Changing Lanes

June 2013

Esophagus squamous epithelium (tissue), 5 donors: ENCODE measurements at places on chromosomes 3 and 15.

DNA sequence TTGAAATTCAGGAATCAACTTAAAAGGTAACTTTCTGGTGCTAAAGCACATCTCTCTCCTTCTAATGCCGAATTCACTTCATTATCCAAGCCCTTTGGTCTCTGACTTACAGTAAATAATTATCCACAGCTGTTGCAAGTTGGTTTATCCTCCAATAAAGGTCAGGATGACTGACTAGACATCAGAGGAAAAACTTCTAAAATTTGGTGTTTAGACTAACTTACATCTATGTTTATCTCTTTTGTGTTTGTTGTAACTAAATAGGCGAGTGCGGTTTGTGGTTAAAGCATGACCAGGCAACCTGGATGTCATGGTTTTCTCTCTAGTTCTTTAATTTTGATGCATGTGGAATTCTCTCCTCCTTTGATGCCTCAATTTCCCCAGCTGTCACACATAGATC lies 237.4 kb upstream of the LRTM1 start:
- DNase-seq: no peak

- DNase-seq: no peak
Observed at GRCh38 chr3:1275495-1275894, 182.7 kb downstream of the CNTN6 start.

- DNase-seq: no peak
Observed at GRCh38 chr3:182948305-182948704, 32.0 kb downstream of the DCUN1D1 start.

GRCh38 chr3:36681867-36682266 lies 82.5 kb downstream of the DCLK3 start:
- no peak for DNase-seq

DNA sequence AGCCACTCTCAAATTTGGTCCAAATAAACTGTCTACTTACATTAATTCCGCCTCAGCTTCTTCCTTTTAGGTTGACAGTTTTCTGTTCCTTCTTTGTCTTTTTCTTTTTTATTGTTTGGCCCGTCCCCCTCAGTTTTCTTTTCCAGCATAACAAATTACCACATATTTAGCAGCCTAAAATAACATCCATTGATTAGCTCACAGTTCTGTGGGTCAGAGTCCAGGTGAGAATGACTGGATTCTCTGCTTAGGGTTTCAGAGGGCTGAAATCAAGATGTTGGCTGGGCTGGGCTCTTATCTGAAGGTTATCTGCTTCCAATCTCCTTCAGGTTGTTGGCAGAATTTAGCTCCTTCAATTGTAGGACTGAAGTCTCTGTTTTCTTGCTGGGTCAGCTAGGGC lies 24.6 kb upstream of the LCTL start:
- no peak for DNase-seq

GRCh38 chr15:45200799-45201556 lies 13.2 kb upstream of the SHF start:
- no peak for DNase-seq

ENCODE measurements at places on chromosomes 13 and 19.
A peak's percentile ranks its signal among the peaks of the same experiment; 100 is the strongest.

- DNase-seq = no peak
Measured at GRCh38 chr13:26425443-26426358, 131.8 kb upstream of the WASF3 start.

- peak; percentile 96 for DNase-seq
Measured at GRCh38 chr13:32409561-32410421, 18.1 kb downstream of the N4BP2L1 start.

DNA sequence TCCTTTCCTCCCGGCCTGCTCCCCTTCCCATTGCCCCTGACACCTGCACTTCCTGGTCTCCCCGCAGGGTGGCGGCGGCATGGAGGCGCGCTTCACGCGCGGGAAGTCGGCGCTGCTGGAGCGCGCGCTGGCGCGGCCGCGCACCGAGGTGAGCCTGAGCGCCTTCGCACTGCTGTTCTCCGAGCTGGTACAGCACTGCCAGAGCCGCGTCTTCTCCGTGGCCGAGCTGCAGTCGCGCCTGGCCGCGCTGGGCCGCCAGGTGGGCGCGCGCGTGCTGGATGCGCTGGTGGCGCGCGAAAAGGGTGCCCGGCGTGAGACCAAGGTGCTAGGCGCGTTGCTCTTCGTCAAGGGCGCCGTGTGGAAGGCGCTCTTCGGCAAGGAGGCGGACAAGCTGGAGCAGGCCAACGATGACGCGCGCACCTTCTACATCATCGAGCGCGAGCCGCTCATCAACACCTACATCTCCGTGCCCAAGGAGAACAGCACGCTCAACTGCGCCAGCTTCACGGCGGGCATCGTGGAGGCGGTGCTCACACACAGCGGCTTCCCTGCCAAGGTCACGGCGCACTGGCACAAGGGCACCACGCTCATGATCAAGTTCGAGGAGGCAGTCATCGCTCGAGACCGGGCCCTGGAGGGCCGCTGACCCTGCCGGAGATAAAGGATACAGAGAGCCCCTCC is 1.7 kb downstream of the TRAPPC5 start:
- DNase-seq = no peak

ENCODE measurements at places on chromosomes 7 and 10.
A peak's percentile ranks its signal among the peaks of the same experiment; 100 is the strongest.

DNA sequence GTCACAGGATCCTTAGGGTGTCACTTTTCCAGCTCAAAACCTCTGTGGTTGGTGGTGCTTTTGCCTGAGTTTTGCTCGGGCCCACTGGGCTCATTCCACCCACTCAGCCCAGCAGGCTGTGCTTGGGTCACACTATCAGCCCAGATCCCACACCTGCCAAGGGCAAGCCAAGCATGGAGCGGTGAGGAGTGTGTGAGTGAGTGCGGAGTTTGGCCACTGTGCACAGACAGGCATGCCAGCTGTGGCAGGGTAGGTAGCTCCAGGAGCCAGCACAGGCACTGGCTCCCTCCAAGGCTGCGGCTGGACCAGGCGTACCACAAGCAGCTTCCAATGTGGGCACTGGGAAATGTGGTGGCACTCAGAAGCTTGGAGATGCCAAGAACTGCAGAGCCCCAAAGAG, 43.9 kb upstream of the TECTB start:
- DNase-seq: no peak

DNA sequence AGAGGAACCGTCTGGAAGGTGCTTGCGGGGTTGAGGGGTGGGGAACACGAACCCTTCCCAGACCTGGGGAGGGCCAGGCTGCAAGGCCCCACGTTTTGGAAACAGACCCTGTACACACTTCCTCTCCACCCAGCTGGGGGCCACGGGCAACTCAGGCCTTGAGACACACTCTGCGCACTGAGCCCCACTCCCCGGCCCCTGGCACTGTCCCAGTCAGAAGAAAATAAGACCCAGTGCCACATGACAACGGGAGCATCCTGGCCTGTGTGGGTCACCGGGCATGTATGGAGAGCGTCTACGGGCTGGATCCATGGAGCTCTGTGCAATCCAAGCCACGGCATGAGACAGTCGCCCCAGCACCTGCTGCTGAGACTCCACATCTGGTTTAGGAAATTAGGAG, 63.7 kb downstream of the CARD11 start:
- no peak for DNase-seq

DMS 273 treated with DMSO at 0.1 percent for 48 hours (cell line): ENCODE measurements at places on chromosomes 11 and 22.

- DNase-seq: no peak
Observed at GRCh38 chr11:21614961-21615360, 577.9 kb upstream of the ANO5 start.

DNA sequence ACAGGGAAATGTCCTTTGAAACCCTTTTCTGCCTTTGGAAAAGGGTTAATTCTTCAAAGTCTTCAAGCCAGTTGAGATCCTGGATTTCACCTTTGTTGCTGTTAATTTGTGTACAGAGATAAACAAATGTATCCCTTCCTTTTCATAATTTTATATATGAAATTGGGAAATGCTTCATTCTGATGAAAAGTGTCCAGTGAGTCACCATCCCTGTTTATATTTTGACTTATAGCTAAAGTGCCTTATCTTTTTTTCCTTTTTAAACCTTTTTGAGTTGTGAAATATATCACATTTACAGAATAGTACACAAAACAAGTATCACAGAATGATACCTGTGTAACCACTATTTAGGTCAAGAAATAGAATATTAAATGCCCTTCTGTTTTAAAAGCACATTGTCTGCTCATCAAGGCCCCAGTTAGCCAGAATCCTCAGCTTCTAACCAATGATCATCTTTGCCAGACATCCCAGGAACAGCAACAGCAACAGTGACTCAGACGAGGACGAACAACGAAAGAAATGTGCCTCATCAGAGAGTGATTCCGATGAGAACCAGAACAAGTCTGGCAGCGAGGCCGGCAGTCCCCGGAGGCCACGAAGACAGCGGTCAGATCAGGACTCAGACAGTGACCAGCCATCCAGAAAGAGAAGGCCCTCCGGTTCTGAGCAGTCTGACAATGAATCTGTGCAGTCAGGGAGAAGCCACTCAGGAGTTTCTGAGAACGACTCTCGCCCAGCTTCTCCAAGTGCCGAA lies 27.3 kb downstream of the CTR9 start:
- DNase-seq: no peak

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crazy Woman Driver performance was the catalyst behind a shake-up in the way points were awarded. He won his second Daytona 500 in 2012, and was one of the first drivers to clinch a spot in the Chase for the Championship. So it was quite a shock when he announced early last summer that he was leaving Roush, his only home at NASCAR's high level, after 13 seasons in which he won 22 races. CHANGING LANES The bottom line, it turned out, was that Kenseth, now 41, was looking for more security than Roush Fenway was willing or perhaps able to provide. All of his previous contracts had been renewed early. When that didn't happen – even after he won at Daytona – he decided to take matters into his own hands. In terms of personality, Kenseth seems like a good fit for Gibbs, and he has flourished in the early part of the new season, even winning at Las Vegas. But there's a lot of pressure on him. For starters, his job is to return the #20 Home Depot Toyota to the prominence it enjoyed with Tony Stewart, but which had waned with youngster Joey Logano behind the wheel. Second, he must serve as a bit of leavening to a garage that also includes the high-strung Denny Hamlin and Kyle Busch. Both are excellent drivers in the primes of their careers. Busch especially has shown a knack for winning races. 24 0613 crazy woman driver cl.indd 2 But both clearly need to develop the kind of consistency needed to win a championship. If Kenseth, by his actions as much as his words, can help them, he'll prove to be worth whatever Gibbs paid to get him. If Kenseth's move was an eyebrowraiser, then Hamilton's switch was a real jaw-dropper. At the age of 10, Hamilton walked up to McLaren chief Ron Dennis and told him, ''I want to race for McLaren.'' McLaren signed him only a few years later, and he remained in the McLaren stable as he made his way up the ranks, joining the Formula 1 team in 2007. In his rookie season, Hamilton finished second in the title chase, a mere one point behind winner Kimi Raikkonen. The young hot foot won the World Championship with McLaren the very next year. Mercedes, like Gibbs Racing, had underachieved in recent years with young Nico Rosberg and veteran Michael Schumacher piloting its two cars. Rosberg had shown flashes of brilliance, but never won and never was a serious title contender. Schumacher, one of the greatest drivers in F1 history, had retired for a few years and returned to find himself unable to master the new cars. So when Mercedes learned of Schumacher's plans to retire, they quickly went after Hamilton. JUne 2013 // WWW.CHANGINGLANESDIGITAL.COM 5/7/13 10:48 AM

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